OCTOBER 15, 2003


OU to be partner in $40 million engineering research center

Ground-breaking sensing technology that will improve forecasts and warnings of such weather hazards as tornadoes and flash floods will be the focus of a new $40 million research center in which the University of Oklahoma is a primary partner, the National Science Foundation announced Oct. 1.

Funded in part with a five-year, $17 million grant from the National Science Foundation, the Engineering Research Center for Collaborative Adaptive Sensing of the Atmosphere - one of only four new ERCs - is expected to increase the warning time for tornadoes, flash floods and other severe weather disturbances, and provide more accurate forecasts than ever before. The center will be based at the University of Massachusetts-Amherst.

The NSF grant was awarded through its Engineering Research Center program, which fosters collaboration among researchers from many disciplines and provides an educational and research environment that prepares a new generation of engineering leaders. Along with its companion Science and Technology Center program, the ERC grant is among the most prestigious offered by the NSF. In 1989, one of the first 11 NSF Science and Technology Center grants established OU's Center for the Analysis and Prediction of Storms, which today is a world-renowned center that develops techniques for the computer-based prediction of high-impact local weather. OU is the only institution in the country at which a Science and Technology Center has helped lay the foundation for an Engineering Research Center.

OU researchers will be led by Kelvin Droegemeier, professor of meteorology and director of CAPS, who will serve as CASA's deputy director, and by Fred Carr, professor of meteorology and director of the OU School of Meteorology, who will serve as CASA's associate director for Oklahoma activities. OU will head CASA's meteorology efforts, while the University of Massachusetts will lead the radar engineering aspects. OU units that are members of the interdisciplinary team are: CAPS; schools of Meteorology, Electrical and Computer Engineering, and Civil Engineering and Environmental Science; Department of Mathematics, a unit of the College of Arts and Sciences; and Oklahoma Climatological Survey.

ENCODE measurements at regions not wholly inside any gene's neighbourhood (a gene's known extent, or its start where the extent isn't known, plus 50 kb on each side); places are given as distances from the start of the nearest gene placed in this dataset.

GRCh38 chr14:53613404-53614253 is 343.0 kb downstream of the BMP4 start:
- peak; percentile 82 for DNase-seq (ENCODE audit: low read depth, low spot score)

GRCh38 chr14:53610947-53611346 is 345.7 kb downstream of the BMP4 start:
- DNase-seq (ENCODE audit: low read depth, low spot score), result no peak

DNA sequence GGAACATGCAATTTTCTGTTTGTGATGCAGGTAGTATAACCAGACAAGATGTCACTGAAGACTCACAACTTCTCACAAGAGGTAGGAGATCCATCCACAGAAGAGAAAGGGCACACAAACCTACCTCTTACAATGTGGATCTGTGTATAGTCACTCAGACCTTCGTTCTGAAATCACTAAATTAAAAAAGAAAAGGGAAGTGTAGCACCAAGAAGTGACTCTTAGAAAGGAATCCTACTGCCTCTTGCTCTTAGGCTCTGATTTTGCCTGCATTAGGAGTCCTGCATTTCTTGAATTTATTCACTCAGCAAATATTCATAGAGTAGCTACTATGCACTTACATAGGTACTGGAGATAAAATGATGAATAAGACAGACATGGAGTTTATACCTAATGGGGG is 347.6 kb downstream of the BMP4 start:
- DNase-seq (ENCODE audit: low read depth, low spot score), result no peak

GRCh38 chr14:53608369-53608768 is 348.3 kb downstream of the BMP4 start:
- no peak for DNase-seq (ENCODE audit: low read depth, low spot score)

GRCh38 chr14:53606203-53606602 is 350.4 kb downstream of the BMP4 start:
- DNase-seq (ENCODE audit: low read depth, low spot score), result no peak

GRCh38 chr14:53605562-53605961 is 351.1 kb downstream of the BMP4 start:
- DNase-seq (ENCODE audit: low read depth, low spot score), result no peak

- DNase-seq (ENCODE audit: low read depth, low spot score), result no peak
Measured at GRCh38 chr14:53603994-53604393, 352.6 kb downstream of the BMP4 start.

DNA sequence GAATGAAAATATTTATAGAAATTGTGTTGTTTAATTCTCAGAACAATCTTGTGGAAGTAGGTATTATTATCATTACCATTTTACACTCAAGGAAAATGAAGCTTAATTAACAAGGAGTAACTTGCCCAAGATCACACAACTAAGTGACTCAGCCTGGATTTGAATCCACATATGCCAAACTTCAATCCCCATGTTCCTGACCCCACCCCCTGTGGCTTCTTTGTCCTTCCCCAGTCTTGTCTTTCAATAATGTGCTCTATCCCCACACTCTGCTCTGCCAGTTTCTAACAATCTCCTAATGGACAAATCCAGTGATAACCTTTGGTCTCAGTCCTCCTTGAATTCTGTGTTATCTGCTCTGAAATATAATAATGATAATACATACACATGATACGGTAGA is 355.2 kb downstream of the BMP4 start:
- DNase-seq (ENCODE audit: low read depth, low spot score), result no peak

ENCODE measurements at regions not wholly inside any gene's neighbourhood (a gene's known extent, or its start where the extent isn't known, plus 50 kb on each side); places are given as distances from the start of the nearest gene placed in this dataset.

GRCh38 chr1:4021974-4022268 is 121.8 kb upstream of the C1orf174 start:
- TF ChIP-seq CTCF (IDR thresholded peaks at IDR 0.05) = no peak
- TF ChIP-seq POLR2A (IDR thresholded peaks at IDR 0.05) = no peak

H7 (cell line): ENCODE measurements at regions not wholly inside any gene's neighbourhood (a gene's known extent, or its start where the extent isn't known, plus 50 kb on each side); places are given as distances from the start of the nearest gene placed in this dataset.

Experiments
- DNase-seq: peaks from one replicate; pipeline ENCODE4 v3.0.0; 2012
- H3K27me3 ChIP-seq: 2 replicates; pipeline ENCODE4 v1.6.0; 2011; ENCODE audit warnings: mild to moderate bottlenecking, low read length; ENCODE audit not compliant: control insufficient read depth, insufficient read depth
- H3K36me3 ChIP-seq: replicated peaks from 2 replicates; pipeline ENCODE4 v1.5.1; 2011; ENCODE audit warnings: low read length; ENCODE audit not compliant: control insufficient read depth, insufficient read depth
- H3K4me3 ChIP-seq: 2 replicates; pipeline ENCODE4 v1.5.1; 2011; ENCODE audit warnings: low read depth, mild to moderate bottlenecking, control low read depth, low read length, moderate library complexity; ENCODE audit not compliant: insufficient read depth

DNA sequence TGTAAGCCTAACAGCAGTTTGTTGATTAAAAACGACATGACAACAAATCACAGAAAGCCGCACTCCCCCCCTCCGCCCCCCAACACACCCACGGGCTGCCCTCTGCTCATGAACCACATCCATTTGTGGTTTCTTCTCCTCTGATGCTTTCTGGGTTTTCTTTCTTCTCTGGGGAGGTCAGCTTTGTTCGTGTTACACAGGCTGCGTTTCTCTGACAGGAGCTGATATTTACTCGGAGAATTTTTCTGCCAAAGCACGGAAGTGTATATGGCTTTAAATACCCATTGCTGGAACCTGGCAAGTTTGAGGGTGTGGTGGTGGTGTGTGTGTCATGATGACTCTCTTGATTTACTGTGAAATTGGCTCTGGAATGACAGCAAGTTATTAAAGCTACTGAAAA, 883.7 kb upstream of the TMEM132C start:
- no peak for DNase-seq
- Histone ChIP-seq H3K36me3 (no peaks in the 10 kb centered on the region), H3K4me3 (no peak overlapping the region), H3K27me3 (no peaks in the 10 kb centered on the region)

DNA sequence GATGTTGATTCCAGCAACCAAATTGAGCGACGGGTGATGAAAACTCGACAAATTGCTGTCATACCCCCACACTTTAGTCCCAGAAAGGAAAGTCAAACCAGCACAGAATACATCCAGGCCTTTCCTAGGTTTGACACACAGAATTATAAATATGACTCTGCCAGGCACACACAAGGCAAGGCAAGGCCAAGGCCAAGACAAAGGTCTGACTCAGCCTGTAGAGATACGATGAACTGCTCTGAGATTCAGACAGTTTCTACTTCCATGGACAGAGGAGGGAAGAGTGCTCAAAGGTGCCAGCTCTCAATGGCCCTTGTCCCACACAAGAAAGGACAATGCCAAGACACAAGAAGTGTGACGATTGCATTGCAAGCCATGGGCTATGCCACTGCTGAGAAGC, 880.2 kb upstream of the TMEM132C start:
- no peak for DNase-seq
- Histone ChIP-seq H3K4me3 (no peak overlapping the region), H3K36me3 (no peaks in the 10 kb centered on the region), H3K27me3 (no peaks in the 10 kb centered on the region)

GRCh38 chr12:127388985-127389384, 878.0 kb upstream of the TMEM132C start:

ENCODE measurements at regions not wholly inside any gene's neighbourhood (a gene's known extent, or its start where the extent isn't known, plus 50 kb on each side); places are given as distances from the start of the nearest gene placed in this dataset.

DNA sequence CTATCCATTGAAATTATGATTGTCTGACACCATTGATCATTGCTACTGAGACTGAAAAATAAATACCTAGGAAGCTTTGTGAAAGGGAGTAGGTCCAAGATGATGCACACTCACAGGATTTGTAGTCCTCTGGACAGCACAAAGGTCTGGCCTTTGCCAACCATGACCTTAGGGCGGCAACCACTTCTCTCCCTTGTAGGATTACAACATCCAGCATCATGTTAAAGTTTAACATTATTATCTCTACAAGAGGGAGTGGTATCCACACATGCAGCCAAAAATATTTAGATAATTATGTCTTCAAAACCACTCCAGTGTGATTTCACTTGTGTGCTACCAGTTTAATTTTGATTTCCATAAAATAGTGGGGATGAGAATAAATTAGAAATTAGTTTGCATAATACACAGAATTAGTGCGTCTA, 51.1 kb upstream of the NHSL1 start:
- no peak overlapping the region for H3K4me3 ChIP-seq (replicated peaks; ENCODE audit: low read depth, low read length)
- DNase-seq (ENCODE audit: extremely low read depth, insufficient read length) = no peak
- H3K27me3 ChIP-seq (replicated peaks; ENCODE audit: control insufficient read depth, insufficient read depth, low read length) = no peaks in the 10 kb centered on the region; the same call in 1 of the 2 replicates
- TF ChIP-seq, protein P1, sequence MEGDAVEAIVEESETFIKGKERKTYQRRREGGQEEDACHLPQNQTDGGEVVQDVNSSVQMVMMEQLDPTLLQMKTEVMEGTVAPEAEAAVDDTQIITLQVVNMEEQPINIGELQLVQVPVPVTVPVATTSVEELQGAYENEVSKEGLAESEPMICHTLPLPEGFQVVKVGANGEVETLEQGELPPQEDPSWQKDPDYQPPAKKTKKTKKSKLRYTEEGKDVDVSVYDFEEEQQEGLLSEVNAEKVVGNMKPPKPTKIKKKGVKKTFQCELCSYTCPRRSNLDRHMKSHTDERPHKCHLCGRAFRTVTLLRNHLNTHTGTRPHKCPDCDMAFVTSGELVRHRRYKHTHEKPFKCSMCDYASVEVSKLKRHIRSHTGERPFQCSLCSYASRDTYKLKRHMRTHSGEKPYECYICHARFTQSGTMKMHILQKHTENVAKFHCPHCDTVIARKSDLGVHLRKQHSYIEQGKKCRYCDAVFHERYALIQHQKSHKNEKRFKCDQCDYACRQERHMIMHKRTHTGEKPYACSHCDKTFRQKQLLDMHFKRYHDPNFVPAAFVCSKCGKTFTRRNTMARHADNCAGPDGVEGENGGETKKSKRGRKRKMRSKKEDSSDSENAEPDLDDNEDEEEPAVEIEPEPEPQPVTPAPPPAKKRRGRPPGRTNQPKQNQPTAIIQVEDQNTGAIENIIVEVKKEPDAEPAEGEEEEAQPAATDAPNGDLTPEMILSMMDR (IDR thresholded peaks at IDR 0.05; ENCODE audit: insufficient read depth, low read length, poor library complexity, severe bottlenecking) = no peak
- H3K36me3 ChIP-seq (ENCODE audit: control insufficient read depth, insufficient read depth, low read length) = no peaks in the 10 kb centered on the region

Current forecasting and warning technology uses data from high-power, long-range radars that cannot observe the lower part of the atmosphere because of Earth's curvature, which hampers, for example, direct observation of most tornadoes. CASA will develop low-cost, dense networks of radars that operate at short range, communicate with one another and adjust their sensing strategies in direct response to the evolving weather and changing user needs. A new generation of meteorological software will use this radar data to support emergency managers and government and private industry organizations that need weather data for making critical decisions.

OU will run the first test bed of up to 16 CASA radars that will be located on OneNet towers and other facilities in central and western Oklahoma - a region that experiences approximately 22 tornadoes per year - with the first four radars scheduled to be in place by spring 2005.

For more information, contact Jerri Culpepper at 1-405-325-1701.